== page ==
Language-independent talker-specificity in first-language and second-language speech production by bilingual talkers: L1 speaking rate predicts L2 speaking rate

Ann R. Bradlow, Midam Kim, Michael Blasingame

Research output: Contribution to journalArticle

10 Scopus citations

Abstract

Second-language (L2) speech is consistently slower than first-language (L1) speech, and L1 speaking rate varies within- and across-talkers depending on many individual, situational, linguistic, and sociolinguistic factors. It is asked whether speaking rate is also determined by a language-independent talker-specific trait such that, across a group of bilinguals, L1 speaking rate significantly predicts L2 speaking rate. Two measurements of speaking rate were automatically extracted from recordings of read and spontaneous speech by English monolinguals (n = 27) and bilinguals from ten L1 backgrounds (n = 86): speech rate (syllables/second), and articulation rate (syllables/second excluding silent pauses). Replicating prior work, L2 speaking rates were significantly slower than L1 speaking rates both across-groups (monolinguals' L1 English vs bilinguals' L2 English), and across L1 and L2 within bilinguals. Critically, within the bilingual group, L1 speaking rate significantly predicted L2 speaking rate, suggesting that a significant portion of inter-talker variation in L2 speech is derived from inter-talker variation in L1 speech, and that individual variability in L2 spoken language production may be best understood within the context of individual variability in L1 spoken language production.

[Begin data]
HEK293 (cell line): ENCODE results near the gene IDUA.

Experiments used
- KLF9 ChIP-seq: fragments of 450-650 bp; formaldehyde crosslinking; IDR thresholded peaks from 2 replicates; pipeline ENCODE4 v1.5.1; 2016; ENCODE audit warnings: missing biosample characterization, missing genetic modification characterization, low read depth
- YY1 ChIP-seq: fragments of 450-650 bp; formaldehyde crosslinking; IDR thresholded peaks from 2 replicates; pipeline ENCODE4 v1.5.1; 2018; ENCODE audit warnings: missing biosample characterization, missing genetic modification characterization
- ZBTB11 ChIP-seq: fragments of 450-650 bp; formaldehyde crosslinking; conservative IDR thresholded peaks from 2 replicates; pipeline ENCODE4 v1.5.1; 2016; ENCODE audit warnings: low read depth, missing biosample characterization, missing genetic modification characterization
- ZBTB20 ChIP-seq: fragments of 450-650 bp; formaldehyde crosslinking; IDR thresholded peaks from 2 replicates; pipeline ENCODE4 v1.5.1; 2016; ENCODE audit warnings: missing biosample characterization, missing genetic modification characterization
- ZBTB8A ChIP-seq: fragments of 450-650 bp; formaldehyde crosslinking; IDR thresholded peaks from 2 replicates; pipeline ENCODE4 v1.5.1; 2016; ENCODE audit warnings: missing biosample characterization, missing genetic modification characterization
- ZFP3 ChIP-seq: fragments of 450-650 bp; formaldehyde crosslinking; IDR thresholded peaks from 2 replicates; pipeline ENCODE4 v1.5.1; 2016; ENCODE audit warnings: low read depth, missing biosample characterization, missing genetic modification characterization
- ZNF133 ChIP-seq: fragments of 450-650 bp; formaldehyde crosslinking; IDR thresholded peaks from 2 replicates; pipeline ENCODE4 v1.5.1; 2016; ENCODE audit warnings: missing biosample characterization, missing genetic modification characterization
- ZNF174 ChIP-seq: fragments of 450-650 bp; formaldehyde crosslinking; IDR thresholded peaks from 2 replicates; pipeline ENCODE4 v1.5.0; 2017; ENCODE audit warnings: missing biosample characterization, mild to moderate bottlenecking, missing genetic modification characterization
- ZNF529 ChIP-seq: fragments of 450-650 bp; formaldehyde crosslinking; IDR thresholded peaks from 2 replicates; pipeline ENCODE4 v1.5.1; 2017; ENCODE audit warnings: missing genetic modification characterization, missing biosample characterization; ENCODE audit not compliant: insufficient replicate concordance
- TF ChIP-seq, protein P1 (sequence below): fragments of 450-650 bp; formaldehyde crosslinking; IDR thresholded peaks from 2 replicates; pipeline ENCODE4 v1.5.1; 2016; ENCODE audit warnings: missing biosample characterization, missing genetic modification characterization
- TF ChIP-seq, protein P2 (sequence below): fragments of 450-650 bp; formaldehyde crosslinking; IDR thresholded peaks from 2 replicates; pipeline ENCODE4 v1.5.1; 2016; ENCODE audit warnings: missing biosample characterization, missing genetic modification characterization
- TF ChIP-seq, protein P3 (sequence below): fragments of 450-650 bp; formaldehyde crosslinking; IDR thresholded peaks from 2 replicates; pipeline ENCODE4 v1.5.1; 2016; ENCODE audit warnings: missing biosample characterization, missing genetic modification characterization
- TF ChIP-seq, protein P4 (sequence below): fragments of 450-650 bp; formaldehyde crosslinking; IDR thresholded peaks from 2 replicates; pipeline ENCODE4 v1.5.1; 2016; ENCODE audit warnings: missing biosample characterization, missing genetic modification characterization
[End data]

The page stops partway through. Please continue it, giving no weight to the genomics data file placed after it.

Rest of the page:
Original languageEnglish (US)
Pages (from-to)886-899
Number of pages14
Journaljournal of the Acoustical Society of America
Volume141
Issue number2
DOIs
StatePublished - Feb 1 2017

ASJC Scopus subject areas

  • Arts and Humanities (miscellaneous)
  • Acoustics and Ultrasonics

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